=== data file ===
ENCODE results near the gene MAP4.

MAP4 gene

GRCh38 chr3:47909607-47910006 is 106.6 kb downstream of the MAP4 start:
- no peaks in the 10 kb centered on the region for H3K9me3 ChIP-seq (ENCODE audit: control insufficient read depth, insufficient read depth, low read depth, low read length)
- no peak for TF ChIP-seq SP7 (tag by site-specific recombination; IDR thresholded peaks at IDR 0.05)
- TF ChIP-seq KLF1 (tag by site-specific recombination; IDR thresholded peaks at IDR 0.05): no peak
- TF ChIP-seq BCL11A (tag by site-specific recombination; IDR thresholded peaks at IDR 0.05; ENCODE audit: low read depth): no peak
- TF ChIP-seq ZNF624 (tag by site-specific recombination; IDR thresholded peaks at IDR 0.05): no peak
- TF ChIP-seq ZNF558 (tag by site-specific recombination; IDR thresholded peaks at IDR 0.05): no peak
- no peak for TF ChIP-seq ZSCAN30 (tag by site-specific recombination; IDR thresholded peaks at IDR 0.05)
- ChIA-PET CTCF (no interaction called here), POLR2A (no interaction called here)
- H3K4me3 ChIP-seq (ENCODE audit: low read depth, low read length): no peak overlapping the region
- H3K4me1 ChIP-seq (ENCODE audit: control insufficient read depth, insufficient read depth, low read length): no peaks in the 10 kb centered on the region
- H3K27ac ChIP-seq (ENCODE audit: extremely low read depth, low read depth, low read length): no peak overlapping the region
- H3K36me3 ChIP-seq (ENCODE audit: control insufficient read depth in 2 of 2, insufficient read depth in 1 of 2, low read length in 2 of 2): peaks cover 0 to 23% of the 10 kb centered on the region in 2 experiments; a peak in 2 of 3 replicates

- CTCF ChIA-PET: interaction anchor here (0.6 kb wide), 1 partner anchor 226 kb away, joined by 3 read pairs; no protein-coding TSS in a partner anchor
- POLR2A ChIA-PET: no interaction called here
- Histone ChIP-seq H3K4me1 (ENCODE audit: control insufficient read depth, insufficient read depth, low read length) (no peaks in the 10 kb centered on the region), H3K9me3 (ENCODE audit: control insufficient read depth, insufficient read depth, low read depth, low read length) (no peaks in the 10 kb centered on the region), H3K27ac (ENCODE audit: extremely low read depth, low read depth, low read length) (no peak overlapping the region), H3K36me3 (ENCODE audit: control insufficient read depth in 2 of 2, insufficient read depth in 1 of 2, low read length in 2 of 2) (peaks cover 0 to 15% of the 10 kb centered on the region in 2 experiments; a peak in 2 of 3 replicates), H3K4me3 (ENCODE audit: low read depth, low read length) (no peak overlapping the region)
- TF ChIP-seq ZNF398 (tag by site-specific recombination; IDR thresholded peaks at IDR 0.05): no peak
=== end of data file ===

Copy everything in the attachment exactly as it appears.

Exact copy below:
ENCODE results near the gene MAP4.

MAP4 gene

GRCh38 chr3:47909607-47910006 is 106.6 kb downstream of the MAP4 start:
- no peaks in the 10 kb centered on the region for H3K9me3 ChIP-seq (ENCODE audit: control insufficient read depth, insufficient read depth, low read depth, low read length)
- no peak for TF ChIP-seq SP7 (tag by site-specific recombination; IDR thresholded peaks at IDR 0.05)
- TF ChIP-seq KLF1 (tag by site-specific recombination; IDR thresholded peaks at IDR 0.05): no peak
- TF ChIP-seq BCL11A (tag by site-specific recombination; IDR thresholded peaks at IDR 0.05; ENCODE audit: low read depth): no peak
- TF ChIP-seq ZNF624 (tag by site-specific recombination; IDR thresholded peaks at IDR 0.05): no peak
- TF ChIP-seq ZNF558 (tag by site-specific recombination; IDR thresholded peaks at IDR 0.05): no peak
- no peak for TF ChIP-seq ZSCAN30 (tag by site-specific recombination; IDR thresholded peaks at IDR 0.05)
- ChIA-PET CTCF (no interaction called here), POLR2A (no interaction called here)
- H3K4me3 ChIP-seq (ENCODE audit: low read depth, low read length): no peak overlapping the region
- H3K4me1 ChIP-seq (ENCODE audit: control insufficient read depth, insufficient read depth, low read length): no peaks in the 10 kb centered on the region
- H3K27ac ChIP-seq (ENCODE audit: extremely low read depth, low read depth, low read length): no peak overlapping the region
- H3K36me3 ChIP-seq (ENCODE audit: control insufficient read depth in 2 of 2, insufficient read depth in 1 of 2, low read length in 2 of 2): peaks cover 0 to 23% of the 10 kb centered on the region in 2 experiments; a peak in 2 of 3 replicates

- CTCF ChIA-PET: interaction anchor here (0.6 kb wide), 1 partner anchor 226 kb away, joined by 3 read pairs; no protein-coding TSS in a partner anchor
- POLR2A ChIA-PET: no interaction called here
- Histone ChIP-seq H3K4me1 (ENCODE audit: control insufficient read depth, insufficient read depth, low read length) (no peaks in the 10 kb centered on the region), H3K9me3 (ENCODE audit: control insufficient read depth, insufficient read depth, low read depth, low read length) (no peaks in the 10 kb centered on the region), H3K27ac (ENCODE audit: extremely low read depth, low read depth, low read length) (no peak overlapping the region), H3K36me3 (ENCODE audit: control insufficient read depth in 2 of 2, insufficient read depth in 1 of 2, low read length in 2 of 2) (peaks cover 0 to 15% of the 10 kb centered on the region in 2 experiments; a peak in 2 of 3 replicates), H3K4me3 (ENCODE audit: low read depth, low read length) (no peak overlapping the region)
- TF ChIP-seq ZNF398 (tag by site-specific recombination; IDR thresholded peaks at IDR 0.05): no peak